Shanna Blomquist, looking for some holiday gifts as the Shop Small week kicked off, said she likes to support locally owned businesses.

“They have some special things here,” she said as she browsed Bumbelou in Old Town.

“I try to go to local stores. I’ll end up getting some gifts for people in other states from Amazon, but for local people I like to shop locally. I can easily spend my money locally rather than on Amazon or Target.”

Patronizing local shops is the goal of the annual Shop Small event. Nationally Shop Small Day is Nov. 28, but Mankato and North Mankato shop owners are making a full week out of the event. They kicked Saturday and will go through next Sunday.

Anna Thill, of Greater Mankato Growth, said the event has also been expanded geographically.

“This year it’s community wide. In the past it was focused on the City Center, but we decided to focus on all our small businesses in Mankato and North Mankato.”

There were 50 businesses involved last year and 87 this year.

For more information including participating businesses:

People can go online or pick up a passport at participating businesses. Shoppers can collect stamps for their passport at participating businesses, in person or online, and can then be entered into a drawing to win various prizes.

“The passport program is popular and due to the pandemic we wanted to have online passport stamps as well,” Thill said. People who order online from participating stores will get online stamps for their passport.

There are eight zones set up with a chance to enter a special prize drawing for shopper who visit stores in all eight zones.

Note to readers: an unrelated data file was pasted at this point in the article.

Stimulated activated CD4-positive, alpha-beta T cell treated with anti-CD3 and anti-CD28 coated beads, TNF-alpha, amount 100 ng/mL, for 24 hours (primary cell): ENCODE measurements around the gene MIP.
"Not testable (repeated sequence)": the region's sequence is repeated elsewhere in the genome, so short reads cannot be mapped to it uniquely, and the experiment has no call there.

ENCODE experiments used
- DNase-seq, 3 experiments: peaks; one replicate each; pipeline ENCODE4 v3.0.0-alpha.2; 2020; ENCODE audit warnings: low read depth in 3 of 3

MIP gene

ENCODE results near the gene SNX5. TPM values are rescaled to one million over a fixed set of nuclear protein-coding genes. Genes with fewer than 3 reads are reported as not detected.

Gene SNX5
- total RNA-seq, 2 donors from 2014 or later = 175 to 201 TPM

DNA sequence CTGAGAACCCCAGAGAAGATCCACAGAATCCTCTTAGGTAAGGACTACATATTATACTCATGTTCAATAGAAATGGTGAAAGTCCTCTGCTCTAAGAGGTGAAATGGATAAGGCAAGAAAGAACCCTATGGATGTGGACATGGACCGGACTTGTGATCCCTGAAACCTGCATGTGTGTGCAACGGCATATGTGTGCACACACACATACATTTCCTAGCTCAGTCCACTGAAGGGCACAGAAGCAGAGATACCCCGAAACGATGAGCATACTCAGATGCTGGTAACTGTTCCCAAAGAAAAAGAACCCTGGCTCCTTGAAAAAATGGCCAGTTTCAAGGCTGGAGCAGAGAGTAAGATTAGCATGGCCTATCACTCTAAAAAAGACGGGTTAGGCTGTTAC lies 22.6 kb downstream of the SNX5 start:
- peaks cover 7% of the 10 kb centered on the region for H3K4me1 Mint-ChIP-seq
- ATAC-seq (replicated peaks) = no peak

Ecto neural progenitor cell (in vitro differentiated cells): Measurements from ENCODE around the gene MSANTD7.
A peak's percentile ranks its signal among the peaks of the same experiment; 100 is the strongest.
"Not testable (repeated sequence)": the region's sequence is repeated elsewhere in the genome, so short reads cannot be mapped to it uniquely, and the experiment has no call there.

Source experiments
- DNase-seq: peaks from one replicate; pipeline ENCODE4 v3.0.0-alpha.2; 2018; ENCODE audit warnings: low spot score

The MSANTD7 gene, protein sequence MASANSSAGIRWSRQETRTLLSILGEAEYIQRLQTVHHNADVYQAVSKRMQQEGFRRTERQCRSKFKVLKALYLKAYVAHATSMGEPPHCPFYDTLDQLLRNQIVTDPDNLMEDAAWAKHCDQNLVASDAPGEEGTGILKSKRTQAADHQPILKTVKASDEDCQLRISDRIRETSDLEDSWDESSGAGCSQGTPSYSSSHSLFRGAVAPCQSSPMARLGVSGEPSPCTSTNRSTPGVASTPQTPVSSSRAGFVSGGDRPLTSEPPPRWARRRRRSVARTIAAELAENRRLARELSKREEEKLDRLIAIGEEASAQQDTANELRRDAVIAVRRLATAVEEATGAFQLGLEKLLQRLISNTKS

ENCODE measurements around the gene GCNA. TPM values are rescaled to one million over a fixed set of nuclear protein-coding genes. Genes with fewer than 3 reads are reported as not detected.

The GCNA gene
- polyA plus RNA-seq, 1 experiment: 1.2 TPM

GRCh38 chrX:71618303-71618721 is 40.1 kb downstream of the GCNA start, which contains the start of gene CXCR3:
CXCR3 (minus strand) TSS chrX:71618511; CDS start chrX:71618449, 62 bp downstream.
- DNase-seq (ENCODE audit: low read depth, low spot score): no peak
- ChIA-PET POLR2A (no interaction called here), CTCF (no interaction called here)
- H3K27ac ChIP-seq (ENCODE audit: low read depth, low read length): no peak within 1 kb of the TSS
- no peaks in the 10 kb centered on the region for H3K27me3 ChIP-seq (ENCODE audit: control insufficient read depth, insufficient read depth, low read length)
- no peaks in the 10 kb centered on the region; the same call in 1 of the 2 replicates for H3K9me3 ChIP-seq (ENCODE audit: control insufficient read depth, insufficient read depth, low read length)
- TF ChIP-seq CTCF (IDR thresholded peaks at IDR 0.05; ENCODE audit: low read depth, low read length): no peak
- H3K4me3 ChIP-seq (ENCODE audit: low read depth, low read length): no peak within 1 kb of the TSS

Matt Long, of J Longs men’s clothing on Madison Avenue, said they are glad to see Shop Small expanded across the communities.

“We felt it was a good thing to get behind. We’ve had a good response.”

Long said that like most businesses they try to do more online, but said most people still like to stop in. “Much of what we do is in-person. With the holiday coming up people are shopping for other people and they’re really not sure what they’re looking for. We’re a store with a lot of cool stuff to see,” Long said.

He said that since being able to reopen this year, business has been good. “It’s been pretty steady since then. It’s been pretty much like last year other than the first quarter. It’s different than the past obviously, but people want some sense of normalcy.”

Gina Moorhead, owner of Union Market, said they are hosting several events during the week, including information about caring for plants on Tuesday.

Union Market is also taking the opportunity to launch an “Instagram story sale.” They will take photos of different items and post them on Instagram. “If people are interested in them they can claim them and we’ll send an email to them and they’ll have 15 minutes to pay for it or we’ll go to the next customer,” Moorhead said. “A lot of vintage sellers do story sales because they have a lot of one-offs. It’s a good way to connect with people on Instagram.”

She said the Instagram event is a precursor to the Market launching its e-commerce site. “It’s like a baby step to launching our e-commerce.”

Moorhead said small shops are working hard to grow online business. “We’re small but we’re creative and capable. A lot of people are worried everyone will shop online and people think that’s just Amazon, but you can shop your local businesses online, so we want to spread the word about that.”

Moorhead said they are also offering free curbside pickup and local delivery for $1.99 for those who don’t feel comfortable coming inside.

Moorhead was previously manager of Union Market, which was then set up as a building with dozens of individual vendors renting space. She took ownership of the business and changed the model and displays different items from all the vendors throughout the store rather than each having a separate micro-shop.

“It’ been really good. We have a nice community that’s been super supportive and excited about what we offer. The interior is kind of a vibe like a gift shop in an art museum.”

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